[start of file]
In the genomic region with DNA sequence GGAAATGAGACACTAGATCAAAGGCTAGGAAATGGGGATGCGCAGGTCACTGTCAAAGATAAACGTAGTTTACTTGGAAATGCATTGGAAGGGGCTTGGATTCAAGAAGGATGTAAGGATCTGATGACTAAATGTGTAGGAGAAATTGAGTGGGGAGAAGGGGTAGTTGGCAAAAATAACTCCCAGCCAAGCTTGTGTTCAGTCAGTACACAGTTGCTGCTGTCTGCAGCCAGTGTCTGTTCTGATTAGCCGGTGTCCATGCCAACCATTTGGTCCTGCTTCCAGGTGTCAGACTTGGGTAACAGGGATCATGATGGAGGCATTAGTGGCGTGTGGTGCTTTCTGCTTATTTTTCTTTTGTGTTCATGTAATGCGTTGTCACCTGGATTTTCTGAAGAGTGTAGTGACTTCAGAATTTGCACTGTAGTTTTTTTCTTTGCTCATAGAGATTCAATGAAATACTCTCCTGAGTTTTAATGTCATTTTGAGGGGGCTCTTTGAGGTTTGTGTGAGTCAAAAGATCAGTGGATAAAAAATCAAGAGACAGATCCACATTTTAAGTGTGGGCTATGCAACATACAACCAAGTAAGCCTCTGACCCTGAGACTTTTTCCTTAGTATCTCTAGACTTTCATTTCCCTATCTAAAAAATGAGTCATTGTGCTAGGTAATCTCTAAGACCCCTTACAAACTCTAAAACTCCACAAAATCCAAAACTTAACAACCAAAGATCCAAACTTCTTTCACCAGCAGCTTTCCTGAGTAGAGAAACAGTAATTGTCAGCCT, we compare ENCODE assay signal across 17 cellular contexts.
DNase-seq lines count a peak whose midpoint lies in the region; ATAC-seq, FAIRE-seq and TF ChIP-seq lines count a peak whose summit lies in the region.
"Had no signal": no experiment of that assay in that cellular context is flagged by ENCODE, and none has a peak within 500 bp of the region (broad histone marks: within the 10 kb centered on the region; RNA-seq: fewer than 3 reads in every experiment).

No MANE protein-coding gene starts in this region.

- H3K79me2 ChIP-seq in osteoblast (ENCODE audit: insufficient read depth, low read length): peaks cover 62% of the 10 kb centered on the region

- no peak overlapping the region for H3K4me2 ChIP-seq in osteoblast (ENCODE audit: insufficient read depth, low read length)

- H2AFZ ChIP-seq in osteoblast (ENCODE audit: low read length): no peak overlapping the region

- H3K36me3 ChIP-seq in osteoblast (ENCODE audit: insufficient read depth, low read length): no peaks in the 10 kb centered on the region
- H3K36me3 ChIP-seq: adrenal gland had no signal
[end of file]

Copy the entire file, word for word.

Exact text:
In the genomic region with DNA sequence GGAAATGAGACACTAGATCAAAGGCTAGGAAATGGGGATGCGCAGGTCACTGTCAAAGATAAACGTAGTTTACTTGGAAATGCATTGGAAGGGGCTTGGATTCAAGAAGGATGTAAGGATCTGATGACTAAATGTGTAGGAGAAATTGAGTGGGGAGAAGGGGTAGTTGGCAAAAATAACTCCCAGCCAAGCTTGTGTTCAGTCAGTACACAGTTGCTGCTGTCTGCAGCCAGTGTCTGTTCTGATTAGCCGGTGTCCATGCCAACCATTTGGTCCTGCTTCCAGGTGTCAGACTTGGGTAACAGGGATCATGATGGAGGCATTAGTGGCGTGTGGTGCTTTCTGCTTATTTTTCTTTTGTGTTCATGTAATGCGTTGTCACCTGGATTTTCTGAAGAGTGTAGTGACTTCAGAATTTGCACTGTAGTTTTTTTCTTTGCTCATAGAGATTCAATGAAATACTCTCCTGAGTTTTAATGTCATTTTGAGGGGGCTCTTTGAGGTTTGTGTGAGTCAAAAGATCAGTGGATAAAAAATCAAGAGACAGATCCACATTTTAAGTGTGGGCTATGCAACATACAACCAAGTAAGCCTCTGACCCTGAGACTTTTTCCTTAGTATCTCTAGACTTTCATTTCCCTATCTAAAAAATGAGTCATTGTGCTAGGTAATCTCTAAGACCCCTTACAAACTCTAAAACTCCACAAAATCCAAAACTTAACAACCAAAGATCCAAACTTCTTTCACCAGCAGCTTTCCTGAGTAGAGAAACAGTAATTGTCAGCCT, we compare ENCODE assay signal across 17 cellular contexts.
DNase-seq lines count a peak whose midpoint lies in the region; ATAC-seq, FAIRE-seq and TF ChIP-seq lines count a peak whose summit lies in the region.
"Had no signal": no experiment of that assay in that cellular context is flagged by ENCODE, and none has a peak within 500 bp of the region (broad histone marks: within the 10 kb centered on the region; RNA-seq: fewer than 3 reads in every experiment).

No MANE protein-coding gene starts in this region.

- H3K79me2 ChIP-seq in osteoblast (ENCODE audit: insufficient read depth, low read length): peaks cover 62% of the 10 kb centered on the region

- no peak overlapping the region for H3K4me2 ChIP-seq in osteoblast (ENCODE audit: insufficient read depth, low read length)

- H2AFZ ChIP-seq in osteoblast (ENCODE audit: low read length): no peak overlapping the region

- H3K36me3 ChIP-seq in osteoblast (ENCODE audit: insufficient read depth, low read length): no peaks in the 10 kb centered on the region
- H3K36me3 ChIP-seq: adrenal gland had no signal